Recession in NW cricket as stock market values dip alarmingly
A global financial crisis occurred in 2008; the untenable financial short-sightedness triggered a credit and trust crisis. This directly resulted in a UK recession, this is when growth of GDP (Gross Domestic Product) falls, rather than grows.
Are we experiencing a recession in North-West cricket? Intuitively, playing numbers in these parts are perpetually falling; Ballyspallen, The Nedd and North Fermanagh are all examples of clubs that have withdrawn from Senior cricket in recent years, whilst the likes of Burndennet and Sion Mills have felt the pressure of dwindling resources at different times before resurging, to their great credit. Considering Senior 2; there were 10 teams in 2008, now there are a paltry 7, so a cricketer in Senior 2 can now expect 6 less seasonal fixtures.
What causes this? Well, the equation is a simple one that does not require a calculator: too many ageing players who are retiring, or no longer of the required standard, and too few young players entering the domestic scene mean ever falling playing numbers. It is a critical conundrum that needs addressed to safeguard our treasured local game. There are a plethora of reasons, and I won’t pretend to have all the answers, but let us consider two critical causes of this player drain, and suggest possible remedies:
1. Schools Cricket
The vast majority of North West cricket is played on a Saturday. So too, the lion’s share of schoolboy fixtures take place on Saturdays. Thus, it is either impossible or extremely difficult, for our young cricketers to play in both. This blatantly does not make sense; players between the ages of 11-18 will struggle to forge a relationship with a local club, and it is often this connection to a club, as well as a love of cricket, that sustains a long-term involvement in club cricket. How to remedy this problem? Schools cricket is undoubtedly a tremendous institution, and plays a vital role in player development. However, the aims and administration of schools and club cricket should be unified under the auspices of Cricket Ireland in order to engender a life-long involvement in cricket in young players in the domestic game. A simple solution? All schools cricket matches could be played on a Sunday, or indeed midweek, in order to leave to be set aside for club cricket.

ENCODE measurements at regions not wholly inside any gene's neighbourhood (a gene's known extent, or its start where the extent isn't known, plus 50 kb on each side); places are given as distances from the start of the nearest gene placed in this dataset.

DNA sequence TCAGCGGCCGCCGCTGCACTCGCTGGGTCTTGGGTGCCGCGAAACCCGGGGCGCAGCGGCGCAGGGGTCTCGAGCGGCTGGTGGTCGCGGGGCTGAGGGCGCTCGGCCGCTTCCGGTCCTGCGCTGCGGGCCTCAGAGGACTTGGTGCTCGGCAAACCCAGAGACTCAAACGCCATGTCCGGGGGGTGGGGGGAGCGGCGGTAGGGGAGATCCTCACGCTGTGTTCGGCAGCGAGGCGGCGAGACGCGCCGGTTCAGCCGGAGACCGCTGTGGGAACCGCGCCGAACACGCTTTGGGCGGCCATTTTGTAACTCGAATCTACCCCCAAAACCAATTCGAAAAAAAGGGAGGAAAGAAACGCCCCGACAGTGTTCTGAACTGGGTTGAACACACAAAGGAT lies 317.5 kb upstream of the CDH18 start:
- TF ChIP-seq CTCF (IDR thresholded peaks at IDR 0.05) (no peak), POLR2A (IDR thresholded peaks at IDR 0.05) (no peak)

2. Misallocation of resources
Regardless of the spectrum of opinions that exists, the simple fact remains; local cricket is awash with money at certain affluent clubs. A number of professional cricketers, some of whom may only possess average ability, now exist. The hierarchy and decision makers at these clubs are undoubtedly poor custodians of our beloved game; they stand indicted of sacrificing the health and longevity of our infrastructure for merely short-term artificially generated success. Surely, greater pleasure is derived from investing in an excellent youth system that could yield a dozen “home-grown” talented cricketers, rather than hiring mercenaries. Are these wealthy benefactors to blame? No; this is the basis of capitalism, and the local market certainly supports this trade. Time however, for the game’s stakeholders to take stock and reflect; would a collective club moratorium on financial rules deliver some sustainable self-regulation? Capital investment in ground facilities and coaching structures would undoubtedly deliver an excellent return on investment in the medium term.
The time for addressing this issue is now; the relevant authorities must ask themselves, where will be in 5 years time? How many Senior Clubs will feature then; and critically, what will the age demographic of our senior cricketers be? On a positive note, a quick note on the recently formed Newbuildings Cricket Club; full credit to all those involved, a tremendous achievement that should be fully endorsed and supported by Cricket Ireland.